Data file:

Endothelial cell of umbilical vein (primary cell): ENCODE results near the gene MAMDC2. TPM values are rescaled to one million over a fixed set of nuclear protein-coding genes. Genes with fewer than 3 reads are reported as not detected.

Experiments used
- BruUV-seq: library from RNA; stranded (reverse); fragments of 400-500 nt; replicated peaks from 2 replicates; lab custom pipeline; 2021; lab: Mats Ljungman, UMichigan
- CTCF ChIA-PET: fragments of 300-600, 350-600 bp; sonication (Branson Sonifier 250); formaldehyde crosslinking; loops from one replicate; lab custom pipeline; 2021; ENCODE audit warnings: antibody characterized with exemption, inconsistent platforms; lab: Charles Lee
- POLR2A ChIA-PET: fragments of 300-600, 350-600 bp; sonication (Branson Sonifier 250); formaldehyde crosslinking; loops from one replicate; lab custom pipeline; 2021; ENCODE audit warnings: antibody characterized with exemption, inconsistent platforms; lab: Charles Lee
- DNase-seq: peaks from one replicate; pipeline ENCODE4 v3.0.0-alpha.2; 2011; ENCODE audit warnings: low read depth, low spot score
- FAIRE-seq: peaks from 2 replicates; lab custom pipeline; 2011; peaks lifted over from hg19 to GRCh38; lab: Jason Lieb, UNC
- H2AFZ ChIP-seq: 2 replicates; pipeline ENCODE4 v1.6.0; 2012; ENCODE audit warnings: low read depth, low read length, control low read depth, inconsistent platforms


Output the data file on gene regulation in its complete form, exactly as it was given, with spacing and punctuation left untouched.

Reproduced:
Endothelial cell of umbilical vein (primary cell): ENCODE results near the gene MAMDC2. TPM values are rescaled to one million over a fixed set of nuclear protein-coding genes. Genes with fewer than 3 reads are reported as not detected.

Experiments used
- BruUV-seq: library from RNA; stranded (reverse); fragments of 400-500 nt; replicated peaks from 2 replicates; lab custom pipeline; 2021; lab: Mats Ljungman, UMichigan
- CTCF ChIA-PET: fragments of 300-600, 350-600 bp; sonication (Branson Sonifier 250); formaldehyde crosslinking; loops from one replicate; lab custom pipeline; 2021; ENCODE audit warnings: antibody characterized with exemption, inconsistent platforms; lab: Charles Lee
- POLR2A ChIA-PET: fragments of 300-600, 350-600 bp; sonication (Branson Sonifier 250); formaldehyde crosslinking; loops from one replicate; lab custom pipeline; 2021; ENCODE audit warnings: antibody characterized with exemption, inconsistent platforms; lab: Charles Lee
- DNase-seq: peaks from one replicate; pipeline ENCODE4 v3.0.0-alpha.2; 2011; ENCODE audit warnings: low read depth, low spot score
- FAIRE-seq: peaks from 2 replicates; lab custom pipeline; 2011; peaks lifted over from hg19 to GRCh38; lab: Jason Lieb, UNC
- H2AFZ ChIP-seq: 2 replicates; pipeline ENCODE4 v1.6.0; 2012; ENCODE audit warnings: low read depth, low read length, control low read depth, inconsistent platforms